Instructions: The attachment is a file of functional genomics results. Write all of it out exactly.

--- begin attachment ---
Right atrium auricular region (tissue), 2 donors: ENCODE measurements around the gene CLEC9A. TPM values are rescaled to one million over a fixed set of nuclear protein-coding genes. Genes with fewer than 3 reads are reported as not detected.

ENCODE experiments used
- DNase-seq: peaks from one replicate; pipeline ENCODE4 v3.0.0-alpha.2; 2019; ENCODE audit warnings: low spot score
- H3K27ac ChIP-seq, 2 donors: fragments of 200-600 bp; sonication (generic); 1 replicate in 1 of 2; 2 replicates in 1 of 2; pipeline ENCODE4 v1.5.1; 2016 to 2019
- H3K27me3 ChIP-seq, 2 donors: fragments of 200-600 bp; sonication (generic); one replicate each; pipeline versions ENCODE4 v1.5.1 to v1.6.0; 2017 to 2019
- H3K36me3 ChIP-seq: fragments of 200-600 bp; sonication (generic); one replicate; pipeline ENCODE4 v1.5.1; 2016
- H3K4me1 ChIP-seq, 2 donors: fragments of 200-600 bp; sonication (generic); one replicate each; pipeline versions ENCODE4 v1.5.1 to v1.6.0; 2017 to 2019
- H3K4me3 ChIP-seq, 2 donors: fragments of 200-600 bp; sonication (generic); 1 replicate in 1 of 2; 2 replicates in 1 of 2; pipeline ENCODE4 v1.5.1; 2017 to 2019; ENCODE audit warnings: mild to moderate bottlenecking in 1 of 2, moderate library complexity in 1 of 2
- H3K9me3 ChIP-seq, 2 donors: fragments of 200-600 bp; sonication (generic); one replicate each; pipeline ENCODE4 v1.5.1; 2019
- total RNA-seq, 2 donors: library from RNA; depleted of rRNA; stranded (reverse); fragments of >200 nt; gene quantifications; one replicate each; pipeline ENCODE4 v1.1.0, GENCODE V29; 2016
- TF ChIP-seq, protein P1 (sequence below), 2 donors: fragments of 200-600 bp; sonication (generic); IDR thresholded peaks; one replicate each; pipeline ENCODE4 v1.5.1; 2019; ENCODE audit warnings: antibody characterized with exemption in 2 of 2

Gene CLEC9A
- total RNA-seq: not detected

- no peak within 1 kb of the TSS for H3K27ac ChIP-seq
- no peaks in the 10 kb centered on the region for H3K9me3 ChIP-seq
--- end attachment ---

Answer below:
Right atrium auricular region (tissue), 2 donors: ENCODE measurements around the gene CLEC9A. TPM values are rescaled to one million over a fixed set of nuclear protein-coding genes. Genes with fewer than 3 reads are reported as not detected.

ENCODE experiments used
- DNase-seq: peaks from one replicate; pipeline ENCODE4 v3.0.0-alpha.2; 2019; ENCODE audit warnings: low spot score
- H3K27ac ChIP-seq, 2 donors: fragments of 200-600 bp; sonication (generic); 1 replicate in 1 of 2; 2 replicates in 1 of 2; pipeline ENCODE4 v1.5.1; 2016 to 2019
- H3K27me3 ChIP-seq, 2 donors: fragments of 200-600 bp; sonication (generic); one replicate each; pipeline versions ENCODE4 v1.5.1 to v1.6.0; 2017 to 2019
- H3K36me3 ChIP-seq: fragments of 200-600 bp; sonication (generic); one replicate; pipeline ENCODE4 v1.5.1; 2016
- H3K4me1 ChIP-seq, 2 donors: fragments of 200-600 bp; sonication (generic); one replicate each; pipeline versions ENCODE4 v1.5.1 to v1.6.0; 2017 to 2019
- H3K4me3 ChIP-seq, 2 donors: fragments of 200-600 bp; sonication (generic); 1 replicate in 1 of 2; 2 replicates in 1 of 2; pipeline ENCODE4 v1.5.1; 2017 to 2019; ENCODE audit warnings: mild to moderate bottlenecking in 1 of 2, moderate library complexity in 1 of 2
- H3K9me3 ChIP-seq, 2 donors: fragments of 200-600 bp; sonication (generic); one replicate each; pipeline ENCODE4 v1.5.1; 2019
- total RNA-seq, 2 donors: library from RNA; depleted of rRNA; stranded (reverse); fragments of >200 nt; gene quantifications; one replicate each; pipeline ENCODE4 v1.1.0, GENCODE V29; 2016
- TF ChIP-seq, protein P1 (sequence below), 2 donors: fragments of 200-600 bp; sonication (generic); IDR thresholded peaks; one replicate each; pipeline ENCODE4 v1.5.1; 2019; ENCODE audit warnings: antibody characterized with exemption in 2 of 2

Gene CLEC9A
- total RNA-seq: not detected

- no peak within 1 kb of the TSS for H3K27ac ChIP-seq
- no peaks in the 10 kb centered on the region for H3K9me3 ChIP-seq